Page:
The political and statutory outcome of these developments was the so-called Compromise of 1850, which entailed the admission of California as a free state, the partial undoing of the Missouri Compromise (by leaving the slavery issue to majority decision or “popular sovereignty” in the newly formed New Mexico and Utah Territories, even above parallel 36°30′ north), and the passage of a powerful new fugitive slave law that required, under threat of criminal penalty, the arrest and return of runaway slaves. (The Missouri Compromise’s geographical slavery prohibition was conclusively undone by the Kansas- Nebraska Act of 1854, which also left the question of slavery to local popular decision, and was then deemed void by the Supreme Court’s 1857 ruling in Dred Scott v. Sandford.)
Eventually the capacity to yield acceptable and effective compromises was so diminished by sectional distrust and perceived sectional disparities in power or influence that the country, by 1860, faced disunion and the genuine threat of civil war. Southerners and Northerners perceived each other as having not simply different cultures, but different (and rather unflattering) moral characters. The nationwide two-party system that had brought about the compromises of the preceding decades had by the mid-1850s dissolved and was replaced with sectional parties, the Democrats in the South and the Republicans in the North. And the U.S. Supreme Court—with rulings such as Prigg v. Pennsylvania (1842), Dred Scott v. Sandford (1857), and Ableman v. Booth (1859)—seemed, at least to Northerners, to be aligned overwhelmingly with the interests of the slaveholding South. In short, several of the core components of the nation’s political and legal system had been manifestly fractured along a geographic axis dividing North and South, rendering the system increasingly incapable of handling the affairs of the country as a unified whole.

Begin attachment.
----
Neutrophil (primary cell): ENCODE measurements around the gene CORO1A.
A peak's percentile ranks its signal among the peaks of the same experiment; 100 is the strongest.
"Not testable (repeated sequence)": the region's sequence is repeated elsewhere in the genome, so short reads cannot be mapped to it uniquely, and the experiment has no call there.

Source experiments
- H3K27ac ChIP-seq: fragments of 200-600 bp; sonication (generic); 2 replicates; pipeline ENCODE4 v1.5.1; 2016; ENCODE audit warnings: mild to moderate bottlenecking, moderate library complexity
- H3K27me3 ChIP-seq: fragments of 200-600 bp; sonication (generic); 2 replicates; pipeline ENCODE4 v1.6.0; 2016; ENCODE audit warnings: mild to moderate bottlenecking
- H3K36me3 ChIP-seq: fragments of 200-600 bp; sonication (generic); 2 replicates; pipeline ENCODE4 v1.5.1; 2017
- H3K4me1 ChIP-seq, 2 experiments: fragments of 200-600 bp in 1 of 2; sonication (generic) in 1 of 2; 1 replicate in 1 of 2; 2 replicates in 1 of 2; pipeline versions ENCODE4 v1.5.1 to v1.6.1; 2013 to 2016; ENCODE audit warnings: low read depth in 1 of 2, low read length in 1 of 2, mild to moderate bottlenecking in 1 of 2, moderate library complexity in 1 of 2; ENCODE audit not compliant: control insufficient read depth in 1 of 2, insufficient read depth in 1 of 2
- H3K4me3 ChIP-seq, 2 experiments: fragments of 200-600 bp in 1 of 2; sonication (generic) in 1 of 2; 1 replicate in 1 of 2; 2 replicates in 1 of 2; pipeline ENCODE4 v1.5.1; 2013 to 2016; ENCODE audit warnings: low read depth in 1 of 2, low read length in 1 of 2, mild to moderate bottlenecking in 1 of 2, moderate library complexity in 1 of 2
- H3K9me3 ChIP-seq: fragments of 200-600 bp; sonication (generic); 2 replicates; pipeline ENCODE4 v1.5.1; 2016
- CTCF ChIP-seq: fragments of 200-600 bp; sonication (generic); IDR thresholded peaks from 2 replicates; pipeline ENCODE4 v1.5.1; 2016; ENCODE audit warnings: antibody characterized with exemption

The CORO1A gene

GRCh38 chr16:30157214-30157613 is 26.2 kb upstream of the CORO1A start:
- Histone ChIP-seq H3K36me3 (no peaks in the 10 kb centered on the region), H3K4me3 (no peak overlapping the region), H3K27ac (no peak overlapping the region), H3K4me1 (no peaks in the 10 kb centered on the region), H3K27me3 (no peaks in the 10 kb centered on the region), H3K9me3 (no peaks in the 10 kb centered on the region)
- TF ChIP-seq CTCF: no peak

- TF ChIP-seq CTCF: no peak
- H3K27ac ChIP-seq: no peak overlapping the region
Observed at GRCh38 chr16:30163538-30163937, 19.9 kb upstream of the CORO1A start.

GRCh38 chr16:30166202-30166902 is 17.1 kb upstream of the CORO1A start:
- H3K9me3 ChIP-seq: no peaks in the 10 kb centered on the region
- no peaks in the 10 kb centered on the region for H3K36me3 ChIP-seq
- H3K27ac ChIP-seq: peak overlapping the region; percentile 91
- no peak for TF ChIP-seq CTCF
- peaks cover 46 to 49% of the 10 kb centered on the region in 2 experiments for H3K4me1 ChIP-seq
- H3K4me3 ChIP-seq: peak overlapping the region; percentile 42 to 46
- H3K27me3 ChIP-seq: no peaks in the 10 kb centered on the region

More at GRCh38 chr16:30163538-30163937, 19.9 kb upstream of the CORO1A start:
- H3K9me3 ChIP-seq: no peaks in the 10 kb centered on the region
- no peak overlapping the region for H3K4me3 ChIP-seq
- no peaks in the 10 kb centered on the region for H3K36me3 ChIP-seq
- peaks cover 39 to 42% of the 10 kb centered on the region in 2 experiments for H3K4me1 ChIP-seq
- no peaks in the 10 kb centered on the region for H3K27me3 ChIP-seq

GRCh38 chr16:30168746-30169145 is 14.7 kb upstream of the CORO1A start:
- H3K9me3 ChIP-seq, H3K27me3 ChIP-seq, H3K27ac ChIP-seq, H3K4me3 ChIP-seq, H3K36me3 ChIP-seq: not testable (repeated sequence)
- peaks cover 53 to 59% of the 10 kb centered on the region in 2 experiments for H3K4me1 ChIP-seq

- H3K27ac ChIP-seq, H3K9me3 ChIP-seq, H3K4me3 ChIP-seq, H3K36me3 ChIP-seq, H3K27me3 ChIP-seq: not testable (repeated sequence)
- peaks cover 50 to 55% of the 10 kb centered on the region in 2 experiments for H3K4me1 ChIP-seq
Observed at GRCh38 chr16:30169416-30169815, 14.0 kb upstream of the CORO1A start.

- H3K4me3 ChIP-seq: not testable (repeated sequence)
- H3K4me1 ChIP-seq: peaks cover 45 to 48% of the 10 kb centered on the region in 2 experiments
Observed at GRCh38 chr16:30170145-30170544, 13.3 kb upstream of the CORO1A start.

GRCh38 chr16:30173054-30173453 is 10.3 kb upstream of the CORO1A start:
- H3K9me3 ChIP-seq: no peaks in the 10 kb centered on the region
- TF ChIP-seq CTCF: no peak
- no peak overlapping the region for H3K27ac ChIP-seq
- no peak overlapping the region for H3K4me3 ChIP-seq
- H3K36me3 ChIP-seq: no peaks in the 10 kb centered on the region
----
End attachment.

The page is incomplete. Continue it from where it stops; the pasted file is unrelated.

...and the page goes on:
The foregoing tale of sectional disunion subsequent to Alabama’s admission as a state might seem too attenuated to attribute it in any significant way to Alabama’s statehood by itself, and that is an entirely reasonable if not correct assessment. Nevertheless, might Alabama’s admission to the Union still be considered a cause of the Civil War? In a limited sense, it certainly can be, for the chain of causal events quite clearly includes it. Of course, the causal chain as broadly conceived might also include the admission of Mississippi and Illinois in the preceding two years, and it should most definitely include a host of non-legal developments such as Eli Whitney’s cotton gin, Harriet Beecher Stowe’s Uncle Tom’s Cabin, and John Brown’s raid on the federal armory at Harper’s Ferry.
Alabama’s statehood is only causal in a limited sense, though, because the events that were to transpire over the four decades following 1819 would likely have occurred in some form or another, whether sooner or later, and it is difficult to contend that a major sectional conflict of some kind could have been averted simply by altering one or even a few points in the nation’s chronology. To put it another way, Alabama’s admission to the Union is a logical and convenient point to enter the sequential narrative leading up to the American Civil War, but it is by no means a determinative element of that narrative.
What is less debatable, of course, is the central role of the law, its institutions, and its officers and participants in the significant events that define the nation’s antebellum period. Whatever one might think about the admission of any particular state, it cannot be doubted the overall process of admitting states—as constitutionally ordained and legislatively implemented—was a pivotal and recurring component of the pre-Civil War chronology. Lawyers, judges, and legislators, in other words, were thus key players in the dynamic that did eventually culminate in the Civil War, just as they were key players in post-war reconstruction.
What any of us would have done in the decades leading up to 1860, were we the lawyers, judges, or legislators of that era, is difficult to fathom, particularly if we did not know, as they did not, that the nation would eventually resolve the slavery question only after four years of military conflict, the economic destruction of the South, the deaths of at least 620,000 soldiers, and the assassination of a U.S. President.
William J. Cooper, Jr., The South and the Politics of Slavery, 1828-1856 (1978).
Daniel Walker Howe, What Hath God Wrought: The Transformation of America, 1815-1848 (2007).
Earl M. Maltz, Slavery and the Supreme Court, 1825-1861 (2009).
David M. Potter, The Impending Crisis: American Before the Civil War, 1848-1861 (1976).
Elizabeth R. Varon, Disunion!: The Coming of the American Civil War, 1789-1859 (2008).